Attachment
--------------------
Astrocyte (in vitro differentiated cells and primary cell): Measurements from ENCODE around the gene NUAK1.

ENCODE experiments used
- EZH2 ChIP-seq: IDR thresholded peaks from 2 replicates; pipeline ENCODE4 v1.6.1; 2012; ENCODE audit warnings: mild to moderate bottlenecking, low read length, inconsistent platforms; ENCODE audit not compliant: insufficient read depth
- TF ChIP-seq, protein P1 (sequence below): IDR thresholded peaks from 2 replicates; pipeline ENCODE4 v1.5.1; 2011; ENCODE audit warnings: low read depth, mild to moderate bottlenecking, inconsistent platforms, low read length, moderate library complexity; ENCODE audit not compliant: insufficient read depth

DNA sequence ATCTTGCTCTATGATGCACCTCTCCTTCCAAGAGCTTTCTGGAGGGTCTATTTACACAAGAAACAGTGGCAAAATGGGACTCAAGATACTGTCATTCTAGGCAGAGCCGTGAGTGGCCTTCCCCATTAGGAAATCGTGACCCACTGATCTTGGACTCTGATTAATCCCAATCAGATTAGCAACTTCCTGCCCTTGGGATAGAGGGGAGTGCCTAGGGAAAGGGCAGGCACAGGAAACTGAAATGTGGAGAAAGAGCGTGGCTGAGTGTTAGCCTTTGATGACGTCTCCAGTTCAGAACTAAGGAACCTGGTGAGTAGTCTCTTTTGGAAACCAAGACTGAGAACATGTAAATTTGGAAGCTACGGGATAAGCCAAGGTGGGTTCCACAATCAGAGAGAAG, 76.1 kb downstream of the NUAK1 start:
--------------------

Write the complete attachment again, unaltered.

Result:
Astrocyte (in vitro differentiated cells and primary cell): Measurements from ENCODE around the gene NUAK1.

ENCODE experiments used
- EZH2 ChIP-seq: IDR thresholded peaks from 2 replicates; pipeline ENCODE4 v1.6.1; 2012; ENCODE audit warnings: mild to moderate bottlenecking, low read length, inconsistent platforms; ENCODE audit not compliant: insufficient read depth
- TF ChIP-seq, protein P1 (sequence below): IDR thresholded peaks from 2 replicates; pipeline ENCODE4 v1.5.1; 2011; ENCODE audit warnings: low read depth, mild to moderate bottlenecking, inconsistent platforms, low read length, moderate library complexity; ENCODE audit not compliant: insufficient read depth

DNA sequence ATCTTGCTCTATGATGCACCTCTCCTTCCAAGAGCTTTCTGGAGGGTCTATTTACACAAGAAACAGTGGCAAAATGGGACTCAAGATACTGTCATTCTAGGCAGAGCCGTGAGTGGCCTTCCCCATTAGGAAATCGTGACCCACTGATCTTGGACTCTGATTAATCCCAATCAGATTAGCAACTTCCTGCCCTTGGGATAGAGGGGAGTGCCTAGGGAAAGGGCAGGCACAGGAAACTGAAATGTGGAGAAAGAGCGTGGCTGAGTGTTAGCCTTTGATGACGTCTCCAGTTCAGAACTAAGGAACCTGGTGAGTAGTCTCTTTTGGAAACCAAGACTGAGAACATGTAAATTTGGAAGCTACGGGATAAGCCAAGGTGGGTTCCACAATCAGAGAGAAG, 76.1 kb downstream of the NUAK1 start: